Chanakya as a historical character was discovered not too long ago. But he has caught the imagination of all who heard or read about him. His work on statecraft and theories on economics remain a reference point for the generations since his discovery. He has inspired filmmakers, writers, students of politics and economics. I had read him a few years back and was taken aback by his shrewdness. Which as the years pass I see as part of many things happening around. While historians are not sure if Arthashastra was the work of only Chanakya? Or was compiled by him based on multiple earlier works. But we do know that to compile also you have to comprehend all the previous works and understand them. And more importantly, the learning that comes from one’s own experience of testing those strategies is more valuable than what has been written on paper.
In this book Chanakya’s Chant, author juxtaposes the time of Chanakya with today’s time through a character that mirrors Chanakya. If Chanakya made Chandragupta Maurya the emperor of Bharat, his image in the 21st century makes Chandni Gupta the Prime minister of India following the same strategies like identifying or even creating the weakness of everyone around you and then using it to sway them your way at the right time. If in Chanakya’s time there were small kingdoms in India, there are states in modern India.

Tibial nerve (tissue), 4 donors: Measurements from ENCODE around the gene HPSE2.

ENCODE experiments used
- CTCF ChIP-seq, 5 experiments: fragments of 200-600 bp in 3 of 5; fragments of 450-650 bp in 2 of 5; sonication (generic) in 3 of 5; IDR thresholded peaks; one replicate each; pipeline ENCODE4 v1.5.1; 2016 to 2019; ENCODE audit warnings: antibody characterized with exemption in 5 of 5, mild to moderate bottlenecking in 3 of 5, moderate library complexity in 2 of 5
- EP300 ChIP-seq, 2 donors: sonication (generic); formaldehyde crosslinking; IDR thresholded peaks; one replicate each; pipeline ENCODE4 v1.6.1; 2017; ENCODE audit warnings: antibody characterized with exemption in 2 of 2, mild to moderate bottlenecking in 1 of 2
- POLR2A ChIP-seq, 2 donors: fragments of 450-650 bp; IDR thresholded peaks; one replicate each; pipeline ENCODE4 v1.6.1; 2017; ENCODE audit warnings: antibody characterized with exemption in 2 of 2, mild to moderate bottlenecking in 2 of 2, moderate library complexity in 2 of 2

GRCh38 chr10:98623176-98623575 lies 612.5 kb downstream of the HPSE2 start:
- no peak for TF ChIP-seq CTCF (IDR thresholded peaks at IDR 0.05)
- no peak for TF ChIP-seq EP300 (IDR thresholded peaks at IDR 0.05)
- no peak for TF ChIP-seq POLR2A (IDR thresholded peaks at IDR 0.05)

The novel runs two parallel stories separated by 2300 years that meet only in the last chapter. While we know Chanakys’a story, it still makes an interesting reading with its weave of knowledge, strategy and its execution. The second story is a reflection on current happenings in the country, drawing instances from all the political games, scams and scandals. Kingmakers in both the story have nothing to lose as nothing binds them, no family, no status and no needs and a single point focus on getting their protégés to rule the country.
I liked what he says about the power of renunciation that comes only to those who can renounce everything. After all one of the reasons they were successful was because they could afford to be ruthless. They had no binding in their life of any kind. So no weakness that the others could exploit and nothing that could be lured with.
The stories have been written nicely in a lucid manner. The parts of the modern story had some clichés that could have been avoided. If quotes of Chanakya were used instead of those borrowed from Yes Minister and Yes Prime Minister, it would have kept the story very focused. The story is quite tightly woven but for some loose ends like the chanting of a mantra some thousands of time every day. Overall it makes a very engaging reading with stories moving between eras but still bound together by a central character and his playfield.
I would recommend this book Chanakya’s Chant for those who have not read Chanakya yet. And would want to read it in a story form rather than a theory form. Even for those who have read him, it makes an entertaining reading.
Buy this book Chanakya’s Chant by Ashwin Sanghi at Amazon India.
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